Finance

Boutique FT Partners sets new bar with $140,000 starting salary for junior bankers

A boutique investment bank run by a former Goldman Sachs banker has just upped the ante on junior pay as the battle for talent continues.

FT Partners, an advisory firm focused on the fintech sector, has rolled out a pay rise for its analysts that will increase starting salaries from $100,000 to $140,000 in the US and to £85,000 in London, according to people familiar with the move. Second years will now be paid $150,000, or £95,000 in London.

The bank has also rolled out pay rises for associates, which are now paid salaries of £120,000 in their first year, £140,000 in their second year and £150,000 after three years.

The new salaries put junior salaries at FT Partners, started by former Goldman Sachs banker Steve McLaughlin in 2002, around 30% above its larger Wall Street rivals. Bank of America, Citigroup, JPMorgan and Morgan Stanley have all hiked entry-level salaries twice since March last year, but none has gone above $110,000.

McLaughlin confirmed to Financial News that his firm had raised salaries across the board, as well as some of the numbers.

READ JPMorgan hikes junior pay again as banking salaries spiral

“We have always been one of the highest paying, but it has been under the radar,” he said. “As CEO, I recently decided that we should be more visible on our junior banker comp, making it the highest on the street for the best performers. This is not because we have retention issues, but to simply reward the most talented, hardest working and best performing bankers on the street.”

Before FT Partners’ move, which is effective from 1 February, the highest paying investment bank for juniors was boutique Centerview Partners, which increased entry level pay from $90,000 to $130,000 in January.

McLaughlin said that the pay rises were one part of a broader range of efforts to maintain employee well-being that will include a forthcoming ski trip to the French Alps for its London office, and — before Covid lockdowns — private concerts for staff by Pearl Jam’s Eddie Vedder and Snoop Dogg.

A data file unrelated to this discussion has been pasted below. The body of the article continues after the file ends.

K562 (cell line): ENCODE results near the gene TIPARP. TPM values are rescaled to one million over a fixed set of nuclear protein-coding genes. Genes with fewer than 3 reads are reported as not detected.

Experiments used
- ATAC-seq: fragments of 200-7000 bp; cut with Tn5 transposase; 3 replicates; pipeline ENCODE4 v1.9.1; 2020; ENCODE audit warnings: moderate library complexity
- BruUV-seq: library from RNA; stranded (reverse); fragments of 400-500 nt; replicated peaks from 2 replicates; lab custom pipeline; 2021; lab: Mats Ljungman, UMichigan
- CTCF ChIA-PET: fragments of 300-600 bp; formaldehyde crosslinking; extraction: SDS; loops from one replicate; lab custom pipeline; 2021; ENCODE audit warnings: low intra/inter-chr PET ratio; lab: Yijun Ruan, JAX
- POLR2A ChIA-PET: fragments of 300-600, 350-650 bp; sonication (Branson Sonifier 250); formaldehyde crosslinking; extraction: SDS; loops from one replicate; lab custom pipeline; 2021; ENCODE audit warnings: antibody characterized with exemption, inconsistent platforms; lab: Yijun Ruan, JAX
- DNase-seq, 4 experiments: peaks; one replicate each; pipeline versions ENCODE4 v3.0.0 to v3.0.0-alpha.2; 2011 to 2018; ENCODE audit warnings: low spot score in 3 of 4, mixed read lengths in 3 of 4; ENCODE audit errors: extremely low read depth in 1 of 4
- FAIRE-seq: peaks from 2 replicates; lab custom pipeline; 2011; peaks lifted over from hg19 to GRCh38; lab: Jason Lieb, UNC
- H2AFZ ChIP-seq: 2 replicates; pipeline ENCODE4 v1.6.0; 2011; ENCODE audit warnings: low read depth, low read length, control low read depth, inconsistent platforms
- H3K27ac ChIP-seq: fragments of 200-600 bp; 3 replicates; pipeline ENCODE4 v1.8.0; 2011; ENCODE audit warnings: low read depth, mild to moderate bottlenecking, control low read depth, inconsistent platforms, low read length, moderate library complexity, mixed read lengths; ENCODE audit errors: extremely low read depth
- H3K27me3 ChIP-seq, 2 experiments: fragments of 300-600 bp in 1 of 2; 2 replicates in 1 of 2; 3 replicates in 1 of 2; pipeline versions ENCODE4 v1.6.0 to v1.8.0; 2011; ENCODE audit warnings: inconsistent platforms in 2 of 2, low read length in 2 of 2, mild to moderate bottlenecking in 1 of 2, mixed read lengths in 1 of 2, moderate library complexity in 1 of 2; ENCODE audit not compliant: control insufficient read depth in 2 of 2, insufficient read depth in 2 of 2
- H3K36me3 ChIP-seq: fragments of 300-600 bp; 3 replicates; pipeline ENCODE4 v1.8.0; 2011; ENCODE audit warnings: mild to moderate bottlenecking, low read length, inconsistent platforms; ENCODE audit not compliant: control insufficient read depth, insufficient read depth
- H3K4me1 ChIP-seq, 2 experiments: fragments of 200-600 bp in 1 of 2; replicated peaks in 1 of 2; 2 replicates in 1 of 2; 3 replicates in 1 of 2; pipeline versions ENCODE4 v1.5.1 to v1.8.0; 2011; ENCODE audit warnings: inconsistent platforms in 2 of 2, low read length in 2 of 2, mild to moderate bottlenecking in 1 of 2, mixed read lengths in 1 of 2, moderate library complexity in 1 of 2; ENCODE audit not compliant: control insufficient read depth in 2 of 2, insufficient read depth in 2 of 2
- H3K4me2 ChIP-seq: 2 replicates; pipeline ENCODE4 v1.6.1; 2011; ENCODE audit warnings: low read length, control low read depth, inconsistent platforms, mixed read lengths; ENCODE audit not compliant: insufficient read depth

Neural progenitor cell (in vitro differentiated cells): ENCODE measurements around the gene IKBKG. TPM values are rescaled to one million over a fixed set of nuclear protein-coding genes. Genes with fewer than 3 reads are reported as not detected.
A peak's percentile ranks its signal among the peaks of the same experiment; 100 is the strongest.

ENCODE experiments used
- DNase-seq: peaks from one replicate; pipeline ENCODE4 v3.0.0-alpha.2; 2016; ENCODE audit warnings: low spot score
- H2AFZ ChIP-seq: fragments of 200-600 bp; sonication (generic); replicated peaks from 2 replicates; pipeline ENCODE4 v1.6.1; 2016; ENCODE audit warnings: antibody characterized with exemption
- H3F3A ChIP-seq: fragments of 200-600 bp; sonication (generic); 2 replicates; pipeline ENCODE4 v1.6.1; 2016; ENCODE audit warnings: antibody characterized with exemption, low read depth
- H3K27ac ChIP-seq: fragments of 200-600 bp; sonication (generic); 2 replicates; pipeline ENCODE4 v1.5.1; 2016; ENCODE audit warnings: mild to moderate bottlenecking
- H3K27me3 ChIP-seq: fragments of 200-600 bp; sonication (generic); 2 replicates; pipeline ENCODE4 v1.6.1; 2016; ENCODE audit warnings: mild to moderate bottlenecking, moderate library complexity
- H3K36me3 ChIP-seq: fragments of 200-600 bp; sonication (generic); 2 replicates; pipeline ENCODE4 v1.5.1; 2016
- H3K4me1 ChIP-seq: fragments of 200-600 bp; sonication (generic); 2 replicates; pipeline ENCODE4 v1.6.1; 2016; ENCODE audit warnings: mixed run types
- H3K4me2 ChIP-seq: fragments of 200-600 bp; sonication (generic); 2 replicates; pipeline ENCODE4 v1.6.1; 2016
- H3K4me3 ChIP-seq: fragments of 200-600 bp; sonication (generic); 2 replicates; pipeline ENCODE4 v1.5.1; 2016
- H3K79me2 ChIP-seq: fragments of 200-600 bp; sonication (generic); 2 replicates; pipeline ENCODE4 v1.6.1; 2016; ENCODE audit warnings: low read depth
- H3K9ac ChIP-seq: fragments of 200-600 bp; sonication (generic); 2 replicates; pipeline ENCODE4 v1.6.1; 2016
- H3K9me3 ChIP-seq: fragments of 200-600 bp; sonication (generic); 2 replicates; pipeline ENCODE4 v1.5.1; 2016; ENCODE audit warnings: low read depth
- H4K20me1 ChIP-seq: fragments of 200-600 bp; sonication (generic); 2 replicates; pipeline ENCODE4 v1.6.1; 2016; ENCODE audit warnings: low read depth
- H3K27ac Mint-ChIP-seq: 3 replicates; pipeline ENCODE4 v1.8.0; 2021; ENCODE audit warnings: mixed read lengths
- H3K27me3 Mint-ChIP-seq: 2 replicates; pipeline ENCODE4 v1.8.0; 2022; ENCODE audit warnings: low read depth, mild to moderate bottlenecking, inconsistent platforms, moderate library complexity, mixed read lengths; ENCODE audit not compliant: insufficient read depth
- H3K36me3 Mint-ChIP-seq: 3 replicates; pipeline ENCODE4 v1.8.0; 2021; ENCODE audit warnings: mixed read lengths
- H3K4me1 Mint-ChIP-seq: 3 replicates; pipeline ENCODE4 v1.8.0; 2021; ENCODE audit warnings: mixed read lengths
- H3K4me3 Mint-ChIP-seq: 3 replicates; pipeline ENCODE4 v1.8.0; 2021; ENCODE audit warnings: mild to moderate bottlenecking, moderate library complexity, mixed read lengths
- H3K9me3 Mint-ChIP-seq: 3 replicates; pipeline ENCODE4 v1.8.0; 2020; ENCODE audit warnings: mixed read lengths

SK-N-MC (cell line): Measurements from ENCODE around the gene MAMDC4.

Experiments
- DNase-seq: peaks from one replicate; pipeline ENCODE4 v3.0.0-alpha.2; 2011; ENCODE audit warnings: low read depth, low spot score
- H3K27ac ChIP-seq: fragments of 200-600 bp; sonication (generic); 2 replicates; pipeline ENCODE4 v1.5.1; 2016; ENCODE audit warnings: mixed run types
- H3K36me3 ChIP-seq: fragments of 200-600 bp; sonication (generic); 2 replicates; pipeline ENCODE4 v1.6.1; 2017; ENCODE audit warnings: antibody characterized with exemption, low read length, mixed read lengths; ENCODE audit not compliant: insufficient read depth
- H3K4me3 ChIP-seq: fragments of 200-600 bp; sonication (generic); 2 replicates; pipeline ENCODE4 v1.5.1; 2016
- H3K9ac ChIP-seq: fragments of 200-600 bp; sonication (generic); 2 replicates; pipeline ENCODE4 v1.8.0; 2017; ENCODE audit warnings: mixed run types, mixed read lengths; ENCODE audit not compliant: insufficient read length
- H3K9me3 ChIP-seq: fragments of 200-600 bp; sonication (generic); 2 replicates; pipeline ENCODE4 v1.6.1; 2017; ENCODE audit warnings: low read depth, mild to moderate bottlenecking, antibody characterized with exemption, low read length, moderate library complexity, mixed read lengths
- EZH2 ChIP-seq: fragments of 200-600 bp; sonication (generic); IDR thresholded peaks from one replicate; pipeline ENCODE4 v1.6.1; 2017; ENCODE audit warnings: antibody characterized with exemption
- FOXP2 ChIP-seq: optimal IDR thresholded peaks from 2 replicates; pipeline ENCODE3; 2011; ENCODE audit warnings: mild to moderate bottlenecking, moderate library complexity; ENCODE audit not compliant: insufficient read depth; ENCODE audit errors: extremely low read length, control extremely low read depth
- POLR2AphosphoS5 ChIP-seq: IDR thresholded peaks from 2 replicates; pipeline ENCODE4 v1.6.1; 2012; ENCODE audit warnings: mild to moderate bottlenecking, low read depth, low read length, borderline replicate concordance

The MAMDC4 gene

FT Partners has around 225 employees globally including 45 in London. McLaughlin set up the boutique in his San Francisco apartment 20 years ago, The Wall Street Journal reported, when the financial technology sector was nascent. He was previously head of financial technology investment banking at Goldman Sachs.

FT Partners made in excess of $600m in revenues last year as deals in the sector have surged, according to a person familiar with the matter.

READ Why $100,000 pay still isn’t enough for junior bankers: ‘90% of my team is gone’

A burnout crisis in the junior ranks, highlighted by a leaked presentation by a group of 13 analysts within Goldman Sachs’ San Francisco technology banking team in March, has sparked a flurry of pay rises across the sector as banks have scrambled to stem an exodus of analysts and associates.

The Goldman Sachs presentation highlighted declining mental and physical health as working weeks stretched to 100 hours, with one respondent describing it as “inhumane”. The bank has increased junior hires and will look to automate more grunt work typically carried out by analysts and associates.

JPMorgan raised entry level pay for a second time in January, bringing it in line with rivals Goldman Sachs and Morgan Stanley with $110,000 salaries for first year analysts and £70,000 in London. Later in the same month, Bank of America increased analyst pay to £67,000 for first years and £80,000 for those in their second year, FN reported. 

FT Partners has increased the size of its analyst class and took on an additional 30 juniors in July. It also has a 6pm ‘pencils down’ policy on Fridays and offers juniors one full weekend off a month.

“Work-life balance is extremely important and we are hugely focused on it. A happy team makes a great company perform for its clients,” said McLaughlin. “But make no mistake about it, banking is not for everyone – it is a challenging job, requiring some level of sacrifice and commitment.”

To contact the author of this story with feedback or news, email Paul Clarke

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